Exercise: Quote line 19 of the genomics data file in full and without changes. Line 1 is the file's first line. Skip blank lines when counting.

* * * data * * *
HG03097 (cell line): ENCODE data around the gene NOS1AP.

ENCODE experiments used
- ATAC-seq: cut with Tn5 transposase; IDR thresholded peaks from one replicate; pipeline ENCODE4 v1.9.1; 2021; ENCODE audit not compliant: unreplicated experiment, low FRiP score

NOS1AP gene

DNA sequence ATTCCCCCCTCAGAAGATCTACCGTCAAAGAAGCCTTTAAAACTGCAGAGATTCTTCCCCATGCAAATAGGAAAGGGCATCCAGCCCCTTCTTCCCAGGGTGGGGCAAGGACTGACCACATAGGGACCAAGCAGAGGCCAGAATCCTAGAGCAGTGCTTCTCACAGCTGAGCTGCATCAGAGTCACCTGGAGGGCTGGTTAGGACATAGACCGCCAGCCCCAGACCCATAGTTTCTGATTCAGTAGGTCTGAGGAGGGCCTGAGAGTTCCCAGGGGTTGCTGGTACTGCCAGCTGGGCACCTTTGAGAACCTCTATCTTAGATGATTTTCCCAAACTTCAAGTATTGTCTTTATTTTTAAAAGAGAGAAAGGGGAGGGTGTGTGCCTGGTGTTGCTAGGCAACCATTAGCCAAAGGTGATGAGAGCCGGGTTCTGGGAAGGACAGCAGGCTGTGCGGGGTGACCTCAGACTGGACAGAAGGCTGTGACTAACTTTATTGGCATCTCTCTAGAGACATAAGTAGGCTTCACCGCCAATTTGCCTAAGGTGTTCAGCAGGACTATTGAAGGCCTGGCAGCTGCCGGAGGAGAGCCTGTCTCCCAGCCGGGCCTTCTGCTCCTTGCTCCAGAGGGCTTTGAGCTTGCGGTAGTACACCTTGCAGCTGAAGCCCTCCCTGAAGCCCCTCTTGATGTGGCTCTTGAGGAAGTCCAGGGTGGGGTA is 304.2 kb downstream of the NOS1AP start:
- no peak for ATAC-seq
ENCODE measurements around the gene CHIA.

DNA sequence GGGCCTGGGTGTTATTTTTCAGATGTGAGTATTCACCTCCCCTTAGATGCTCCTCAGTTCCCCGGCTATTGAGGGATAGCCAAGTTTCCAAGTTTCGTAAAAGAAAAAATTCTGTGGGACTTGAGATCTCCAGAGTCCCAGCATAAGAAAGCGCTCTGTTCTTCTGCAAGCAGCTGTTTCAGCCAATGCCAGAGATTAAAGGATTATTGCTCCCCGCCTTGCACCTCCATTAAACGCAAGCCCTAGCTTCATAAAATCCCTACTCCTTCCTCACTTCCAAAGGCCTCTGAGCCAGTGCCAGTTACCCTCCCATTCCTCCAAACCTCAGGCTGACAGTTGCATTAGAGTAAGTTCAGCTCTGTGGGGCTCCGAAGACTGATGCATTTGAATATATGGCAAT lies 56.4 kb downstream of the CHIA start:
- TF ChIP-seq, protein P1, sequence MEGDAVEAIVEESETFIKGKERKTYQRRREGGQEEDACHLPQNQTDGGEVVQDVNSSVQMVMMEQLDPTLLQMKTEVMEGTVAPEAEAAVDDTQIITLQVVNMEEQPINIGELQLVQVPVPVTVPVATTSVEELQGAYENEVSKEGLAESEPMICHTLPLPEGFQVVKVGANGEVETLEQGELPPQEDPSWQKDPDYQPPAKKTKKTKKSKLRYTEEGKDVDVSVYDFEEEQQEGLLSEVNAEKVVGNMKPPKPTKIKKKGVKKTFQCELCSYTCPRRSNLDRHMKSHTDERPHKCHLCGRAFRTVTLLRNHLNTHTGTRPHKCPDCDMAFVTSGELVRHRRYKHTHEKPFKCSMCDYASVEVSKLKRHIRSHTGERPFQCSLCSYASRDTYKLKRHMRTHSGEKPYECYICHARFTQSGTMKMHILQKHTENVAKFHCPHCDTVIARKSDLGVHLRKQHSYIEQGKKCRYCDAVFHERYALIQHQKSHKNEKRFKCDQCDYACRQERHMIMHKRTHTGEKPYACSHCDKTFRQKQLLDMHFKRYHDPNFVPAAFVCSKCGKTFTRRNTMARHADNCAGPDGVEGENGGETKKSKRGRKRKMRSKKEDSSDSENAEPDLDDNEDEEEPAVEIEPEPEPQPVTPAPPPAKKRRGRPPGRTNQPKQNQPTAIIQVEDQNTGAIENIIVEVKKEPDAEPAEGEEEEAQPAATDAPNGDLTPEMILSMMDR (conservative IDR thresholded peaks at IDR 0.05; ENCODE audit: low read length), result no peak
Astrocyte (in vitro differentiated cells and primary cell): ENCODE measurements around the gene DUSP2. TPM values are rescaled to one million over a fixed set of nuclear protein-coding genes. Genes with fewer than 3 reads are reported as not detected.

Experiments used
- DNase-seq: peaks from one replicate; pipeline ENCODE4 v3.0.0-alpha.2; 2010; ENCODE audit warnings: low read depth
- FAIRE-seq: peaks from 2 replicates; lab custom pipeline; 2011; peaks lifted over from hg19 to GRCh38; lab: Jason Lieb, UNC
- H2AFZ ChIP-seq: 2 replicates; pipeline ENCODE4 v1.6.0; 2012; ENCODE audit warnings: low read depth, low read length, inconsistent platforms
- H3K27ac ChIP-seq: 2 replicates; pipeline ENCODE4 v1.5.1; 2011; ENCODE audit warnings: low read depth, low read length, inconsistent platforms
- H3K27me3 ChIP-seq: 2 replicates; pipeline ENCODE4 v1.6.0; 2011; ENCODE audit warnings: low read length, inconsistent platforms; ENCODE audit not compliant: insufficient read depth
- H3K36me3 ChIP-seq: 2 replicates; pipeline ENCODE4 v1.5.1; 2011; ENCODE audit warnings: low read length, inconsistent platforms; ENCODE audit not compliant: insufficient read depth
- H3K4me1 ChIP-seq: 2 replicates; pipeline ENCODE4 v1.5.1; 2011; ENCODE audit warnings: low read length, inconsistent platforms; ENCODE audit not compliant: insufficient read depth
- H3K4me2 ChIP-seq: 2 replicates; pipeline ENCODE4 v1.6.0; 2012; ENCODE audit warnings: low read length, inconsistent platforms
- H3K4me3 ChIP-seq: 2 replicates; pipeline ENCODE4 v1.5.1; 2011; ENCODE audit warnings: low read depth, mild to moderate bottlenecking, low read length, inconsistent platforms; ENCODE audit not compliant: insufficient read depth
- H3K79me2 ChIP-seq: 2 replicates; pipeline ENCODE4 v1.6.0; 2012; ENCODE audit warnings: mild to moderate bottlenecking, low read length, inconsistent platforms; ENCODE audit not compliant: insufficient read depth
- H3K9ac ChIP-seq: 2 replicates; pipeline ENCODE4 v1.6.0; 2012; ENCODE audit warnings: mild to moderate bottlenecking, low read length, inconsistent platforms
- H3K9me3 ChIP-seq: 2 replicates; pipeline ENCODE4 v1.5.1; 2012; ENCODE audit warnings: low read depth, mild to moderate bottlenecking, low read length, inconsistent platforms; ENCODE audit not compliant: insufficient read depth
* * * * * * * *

- H3K4me2 ChIP-seq: 2 replicates; pipeline ENCODE4 v1.6.0; 2012; ENCODE audit warnings: low read length, inconsistent platforms